Lasers have been a mainstay of sci-fi battles for decades. But making them practical for the battlefield has proven difficult. Now, private contractors and government agencies have developed weapons systems that are making science fiction a reality. This was made evident when Lockheed Martin and the US Army recently announced, a successful test of a 60-kilowatt (kW) laser. This one was twice as powerful as one they assessed in 2015.
The weapon itself is a combined fiber laser, which means it doesn’t actually fire one but two lasers condensed into one beam, making it stronger. It uses fiber optics bundled together where each contributes energy to the beam, making the process scalable. The particular laser tested however was “diffraction-limited,” meaning it was close to the place where the beam could no longer be concentrated on a fixed point.
Most military lasers today are too big and need too much power. New designs are blowing these models away. Getty Images.
The beam is actually invisible and as with most lasers, silent. Not only that, it’s proved extremely accurate and efficient. 43% of the overall power goes to the laser, allowing the rest to go to the truck. Robert Afzal is a senior fellow for laser and sensor systems at Lockheed Martin. He told The Washington Post, “We’re really at the dawn of an era of the utility of laser weapons.”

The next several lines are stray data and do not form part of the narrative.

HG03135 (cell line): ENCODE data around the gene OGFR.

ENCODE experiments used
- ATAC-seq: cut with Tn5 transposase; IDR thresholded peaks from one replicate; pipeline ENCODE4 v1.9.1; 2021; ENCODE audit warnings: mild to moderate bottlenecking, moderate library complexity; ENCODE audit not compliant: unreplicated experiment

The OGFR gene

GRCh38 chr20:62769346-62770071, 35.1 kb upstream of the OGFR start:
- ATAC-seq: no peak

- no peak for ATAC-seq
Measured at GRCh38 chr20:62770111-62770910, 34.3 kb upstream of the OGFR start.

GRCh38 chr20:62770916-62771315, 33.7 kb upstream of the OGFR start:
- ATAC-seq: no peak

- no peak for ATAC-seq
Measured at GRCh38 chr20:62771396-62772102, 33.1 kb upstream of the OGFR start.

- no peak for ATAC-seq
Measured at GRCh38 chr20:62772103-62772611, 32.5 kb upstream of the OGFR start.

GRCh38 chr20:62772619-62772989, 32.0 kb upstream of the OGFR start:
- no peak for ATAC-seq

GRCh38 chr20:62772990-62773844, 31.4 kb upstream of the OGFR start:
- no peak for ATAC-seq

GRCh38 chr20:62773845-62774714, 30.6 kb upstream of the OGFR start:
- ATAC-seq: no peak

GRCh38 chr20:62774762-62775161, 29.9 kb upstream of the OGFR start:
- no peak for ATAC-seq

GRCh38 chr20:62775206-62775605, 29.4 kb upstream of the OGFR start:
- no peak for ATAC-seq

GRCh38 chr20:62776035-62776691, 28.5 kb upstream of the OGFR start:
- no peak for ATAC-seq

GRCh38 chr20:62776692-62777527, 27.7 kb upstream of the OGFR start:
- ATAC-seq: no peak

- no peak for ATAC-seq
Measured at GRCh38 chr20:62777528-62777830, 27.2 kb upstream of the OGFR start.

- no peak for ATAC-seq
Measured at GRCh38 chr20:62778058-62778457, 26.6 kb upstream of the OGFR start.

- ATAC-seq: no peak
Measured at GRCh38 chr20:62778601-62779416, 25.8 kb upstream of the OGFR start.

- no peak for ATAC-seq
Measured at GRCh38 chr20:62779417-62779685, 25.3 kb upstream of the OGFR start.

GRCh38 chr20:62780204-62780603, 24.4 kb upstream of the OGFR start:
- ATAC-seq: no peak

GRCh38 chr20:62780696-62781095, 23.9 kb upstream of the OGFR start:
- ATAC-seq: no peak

The system will soon be delivered to the Space and Missile Defense Command/Army Forces Strategic Command (USASMDC/ARSTRAT), in Huntsville, Alabama, where it will undergo further testing. Initially, the system reached 58 kW, a record. But Lockheed officials assured it will produce a 60 kW beam by the time it’s ready, sometime in the next few months.
SMDC spokesman John Cummings said, “Our ultimate goal is to have a 100kW laser on a vehicle.” He added, “We have to take baby steps to get there.” Besides trucks, such lasers could be mounted on planes, helicopters, and ships.
The US Air Force and DARPA are even working on laser shielding. That’s right. Force fields.